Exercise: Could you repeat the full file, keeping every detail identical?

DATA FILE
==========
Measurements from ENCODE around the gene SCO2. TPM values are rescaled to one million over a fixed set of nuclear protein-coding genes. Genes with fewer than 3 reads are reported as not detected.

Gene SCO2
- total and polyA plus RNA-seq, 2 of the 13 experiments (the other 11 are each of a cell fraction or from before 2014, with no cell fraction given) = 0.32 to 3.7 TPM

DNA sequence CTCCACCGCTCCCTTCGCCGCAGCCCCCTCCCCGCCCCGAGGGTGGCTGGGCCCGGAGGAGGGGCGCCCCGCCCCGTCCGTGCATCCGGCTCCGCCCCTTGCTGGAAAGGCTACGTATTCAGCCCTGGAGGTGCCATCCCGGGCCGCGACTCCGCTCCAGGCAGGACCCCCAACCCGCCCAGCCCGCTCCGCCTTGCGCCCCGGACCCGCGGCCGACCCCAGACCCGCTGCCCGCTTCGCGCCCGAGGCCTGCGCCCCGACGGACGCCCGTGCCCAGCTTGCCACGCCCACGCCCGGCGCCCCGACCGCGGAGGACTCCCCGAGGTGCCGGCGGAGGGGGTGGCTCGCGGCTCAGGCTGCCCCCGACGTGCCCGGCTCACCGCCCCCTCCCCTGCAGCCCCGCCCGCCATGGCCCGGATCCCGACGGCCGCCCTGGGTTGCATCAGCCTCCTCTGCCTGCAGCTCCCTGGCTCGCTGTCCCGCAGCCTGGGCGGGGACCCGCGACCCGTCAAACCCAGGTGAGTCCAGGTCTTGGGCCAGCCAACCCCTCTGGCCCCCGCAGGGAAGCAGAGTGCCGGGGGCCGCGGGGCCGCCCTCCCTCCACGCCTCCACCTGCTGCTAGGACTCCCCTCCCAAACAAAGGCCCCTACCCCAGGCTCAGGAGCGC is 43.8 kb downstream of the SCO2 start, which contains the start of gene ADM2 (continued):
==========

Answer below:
Measurements from ENCODE around the gene SCO2. TPM values are rescaled to one million over a fixed set of nuclear protein-coding genes. Genes with fewer than 3 reads are reported as not detected.

Gene SCO2
- total and polyA plus RNA-seq, 2 of the 13 experiments (the other 11 are each of a cell fraction or from before 2014, with no cell fraction given) = 0.32 to 3.7 TPM

DNA sequence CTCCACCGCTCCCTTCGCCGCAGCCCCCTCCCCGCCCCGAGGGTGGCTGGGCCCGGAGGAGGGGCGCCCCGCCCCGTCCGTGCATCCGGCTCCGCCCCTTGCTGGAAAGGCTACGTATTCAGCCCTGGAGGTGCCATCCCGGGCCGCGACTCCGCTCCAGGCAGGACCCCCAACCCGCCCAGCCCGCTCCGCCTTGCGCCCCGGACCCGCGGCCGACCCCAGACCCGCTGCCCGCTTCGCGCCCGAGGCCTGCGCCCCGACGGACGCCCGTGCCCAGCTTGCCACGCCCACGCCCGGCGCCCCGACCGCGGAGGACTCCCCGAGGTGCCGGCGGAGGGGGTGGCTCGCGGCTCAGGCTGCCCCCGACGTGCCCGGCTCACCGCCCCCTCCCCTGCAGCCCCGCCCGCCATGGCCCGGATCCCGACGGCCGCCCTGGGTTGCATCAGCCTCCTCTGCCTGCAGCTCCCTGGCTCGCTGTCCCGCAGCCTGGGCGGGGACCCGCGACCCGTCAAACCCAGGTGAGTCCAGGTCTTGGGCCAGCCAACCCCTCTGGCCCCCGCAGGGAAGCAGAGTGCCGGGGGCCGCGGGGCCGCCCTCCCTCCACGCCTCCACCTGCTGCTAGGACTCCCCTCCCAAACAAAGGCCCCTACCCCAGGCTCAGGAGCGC is 43.8 kb downstream of the SCO2 start, which contains the start of gene ADM2 (continued):